Twins Ty (left) and Zac Meulemans of St. Mary, Menomonee Falls, could be the third generation in the family to have success in the Padre Serra Tournament. Also pictured are their mother, Terri, and grandfather, Gary Romanowich. (Photo by Larry Hanson)
When Terri Meulemans was in grade school at St. Margaret Mary in the 1990s, she and her teammates would look at the banners on the gymnasium walls and dream.
The Milwaukee school’s history of Padre Serra basketball tournament championships served as inspiration for those young girls.
“We would go into practice every week and look at those banners, and we would just dream about having our name up there,” Meulemans said. “Every time we came in, that was our goal.”
Little did she know there was someone in her own family who had played in, and won, the annual grade-school tournament championship: her father and the team’s coach, Gary Romanowich. It wasn’t until right before Meulemans’ team was preparing for their run in the Padre Serra in 1996 that he let them know he was part of the St. John de Nepomuc team that won the 1971 championship.
“I couldn’t believe it,” Meulemans said. “He brought out these pictures from the newspaper that featured the team winning. It really helped us to buy into ‘this coach knows what he’s talking about’ because he’s already been through it. Even growing up, fifth-, sixth-, seventh-grade, we would go to the games and watch them at the Cousins Center. It was just amazing, and it motivated us as a team.”
Meulemans and her team eventually lost in the championship game of the 1996 Padre Serra to St. John Vianney.
“We have quite a history in our family of doing well in the Padre,” Romanowich said, noting Terri’s sister Melodie’s team lost in the championship game and her brother’s team lost in the semifinals.
The Padre Serra Tournament is hosted annually by the Serra Club of Milwaukee in support of vocations to the priesthood and religious life.
Now, a third generation of the family is looking to make their mark in the event. Meulemans’ twin sons — Zac and Ty — are part of a St. Mary, Menomonee Falls, eighth-grade team that is 13-0 (through last week) and should be one of the top contenders when this year’s event runs March 7-24.
Meulemans, who helped coach her 6-foot-1 sons when they were younger and now serves as tournament coordinator for the school, has enjoyed watching them from the stands and realizes the life lessons athletics can provide.
“(Sports) help them understand the meaning of being on a team and what that is,” Meulemans said. “We’ve been able to use it to help them in goal setting, understanding how different roles are valuable, that life isn’t always fair. There will be ups and downs.”
Ty Meulemans has spent the past year gaining some perspective on the meaning of sports and their role in his life. He recently returned to the basketball court after a year away from athletics with a torn ACL.
“That’s put a different spin on things,” Terri Meulemans said. “Now, we’re just glad to see them play. We don’t even care if they win. We’re just glad to see both of them out there and getting the opportunity to do something that brings them joy.”
Terri described Ty as an “old soul” with a strong faith who leaned on that to get him through the time away from the floor.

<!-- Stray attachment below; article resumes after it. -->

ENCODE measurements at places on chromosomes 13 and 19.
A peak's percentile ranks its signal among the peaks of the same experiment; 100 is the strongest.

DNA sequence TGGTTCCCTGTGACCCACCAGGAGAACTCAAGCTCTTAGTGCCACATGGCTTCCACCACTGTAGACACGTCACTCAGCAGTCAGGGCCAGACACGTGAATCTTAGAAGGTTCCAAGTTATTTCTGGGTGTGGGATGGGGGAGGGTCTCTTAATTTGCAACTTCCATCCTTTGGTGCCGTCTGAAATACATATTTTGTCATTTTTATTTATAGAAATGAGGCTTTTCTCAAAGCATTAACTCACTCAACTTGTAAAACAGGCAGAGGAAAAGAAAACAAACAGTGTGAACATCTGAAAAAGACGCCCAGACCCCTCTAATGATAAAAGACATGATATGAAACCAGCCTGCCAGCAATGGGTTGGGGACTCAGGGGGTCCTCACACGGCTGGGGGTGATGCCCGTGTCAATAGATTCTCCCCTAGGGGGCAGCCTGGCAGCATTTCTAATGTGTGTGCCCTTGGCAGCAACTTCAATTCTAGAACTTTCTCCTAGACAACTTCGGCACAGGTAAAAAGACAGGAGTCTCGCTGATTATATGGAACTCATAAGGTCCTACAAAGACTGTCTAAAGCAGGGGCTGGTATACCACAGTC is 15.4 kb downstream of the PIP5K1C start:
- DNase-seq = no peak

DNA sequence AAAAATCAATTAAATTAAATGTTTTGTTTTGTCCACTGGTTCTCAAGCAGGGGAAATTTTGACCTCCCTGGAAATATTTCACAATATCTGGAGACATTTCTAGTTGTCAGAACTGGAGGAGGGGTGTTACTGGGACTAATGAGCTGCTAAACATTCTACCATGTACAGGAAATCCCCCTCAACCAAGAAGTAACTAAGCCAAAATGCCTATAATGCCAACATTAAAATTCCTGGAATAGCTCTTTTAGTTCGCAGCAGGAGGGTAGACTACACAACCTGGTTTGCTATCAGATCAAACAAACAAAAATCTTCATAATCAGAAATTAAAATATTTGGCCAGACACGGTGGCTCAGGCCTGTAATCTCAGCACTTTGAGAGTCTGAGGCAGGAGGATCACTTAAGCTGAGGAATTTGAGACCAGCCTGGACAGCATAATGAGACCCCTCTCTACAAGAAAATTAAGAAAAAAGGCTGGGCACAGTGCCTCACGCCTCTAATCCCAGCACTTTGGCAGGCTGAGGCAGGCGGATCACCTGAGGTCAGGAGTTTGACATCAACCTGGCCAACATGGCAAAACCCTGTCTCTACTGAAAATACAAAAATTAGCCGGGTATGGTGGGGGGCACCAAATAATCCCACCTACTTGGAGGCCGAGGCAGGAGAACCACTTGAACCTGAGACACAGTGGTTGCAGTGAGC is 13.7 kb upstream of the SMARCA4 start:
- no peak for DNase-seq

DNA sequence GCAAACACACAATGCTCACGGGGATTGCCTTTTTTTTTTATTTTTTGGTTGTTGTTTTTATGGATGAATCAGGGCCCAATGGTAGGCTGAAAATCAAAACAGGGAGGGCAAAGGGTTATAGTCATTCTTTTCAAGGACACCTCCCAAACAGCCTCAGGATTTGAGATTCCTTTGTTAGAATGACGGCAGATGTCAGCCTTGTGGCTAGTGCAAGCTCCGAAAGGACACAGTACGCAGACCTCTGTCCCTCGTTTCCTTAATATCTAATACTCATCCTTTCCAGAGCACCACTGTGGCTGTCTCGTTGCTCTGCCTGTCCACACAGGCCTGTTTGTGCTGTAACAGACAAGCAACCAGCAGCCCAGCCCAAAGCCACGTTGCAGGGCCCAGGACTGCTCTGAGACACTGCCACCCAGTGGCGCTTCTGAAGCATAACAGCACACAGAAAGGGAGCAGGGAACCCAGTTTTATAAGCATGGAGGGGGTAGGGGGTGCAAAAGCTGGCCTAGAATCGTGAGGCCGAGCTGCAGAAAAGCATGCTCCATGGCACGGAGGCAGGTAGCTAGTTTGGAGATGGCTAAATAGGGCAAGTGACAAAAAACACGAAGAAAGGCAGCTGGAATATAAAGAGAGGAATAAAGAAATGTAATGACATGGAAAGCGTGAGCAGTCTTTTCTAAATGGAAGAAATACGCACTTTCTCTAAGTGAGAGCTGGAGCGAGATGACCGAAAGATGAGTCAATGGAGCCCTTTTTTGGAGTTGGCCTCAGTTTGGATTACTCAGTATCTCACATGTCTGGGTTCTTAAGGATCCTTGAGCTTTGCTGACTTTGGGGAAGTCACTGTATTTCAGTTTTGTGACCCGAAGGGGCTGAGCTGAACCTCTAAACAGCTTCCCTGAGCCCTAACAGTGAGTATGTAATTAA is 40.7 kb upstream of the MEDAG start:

“I think it’s given him a different perspective in that the winning isn’t everything, but it’s the going out there and being able to participate. He also took a different role in cheering on his teammates and being an encourager from the sidelines,” Terri said. “Getting that experience is different at that age, being out for so long, and I really think that’s helped him mature.”
Romanowich said those lessons are a crucial part of athletics.
“When I coached my daughters at St. Margaret Mary, I was a very competitive coach, and looking back, I kind of regret that now. Over my lifetime, I’ve learned that sports isn’t the be-all, end-all; it’s a means to learn some life lessons, and that’s what it should be more than the hype about who wins and who loses,” Romanowich said.
In the early 1970s, Romanowich and his teammates at the tiny, now-defunct St. John de Nepomuc at 37th and Townsend knew very little about the Padre Serra, which had begun in 1959.
He and his teammates had won all nine of their league games and played in a holiday tournament, losing their second game of that event.
“We didn’t know what the Padre was,” Romanowich said. “We had a meeting one night late in the season and our coach said, ‘Well, we’re invited to this Padre tournament, but if you go to it, you can’t go to any other tournaments.’ We ended up at the Padre.”
After a lopsided first-game victory in the tournament, St. John de Nepomuc won its second game in overtime and its third and fourth games by one point each. In the championship game, they defeated St. Gregory the Great, 46-36.
While playing through that gauntlet, Romanowich said he still didn’t realize what a big deal the tournament was until near the end.
“I don’t think it really settled in until the last weekend, where we had to play the semis and the finals,” Romanowich said. “We realized this is pretty awesome playing in front these crowds.”
There’s a chance he will be part of those crowds in less than a couple of months, and his oldest daughter will be right there alongside him.
“When you look at the Catholic school basketball leagues, there’s just a little bit of a difference,” Terri said. “You’re playing for the pride of your school, your parish. It’s special. It’s been a bonding experience to have three generations experience Catholic school basketball.”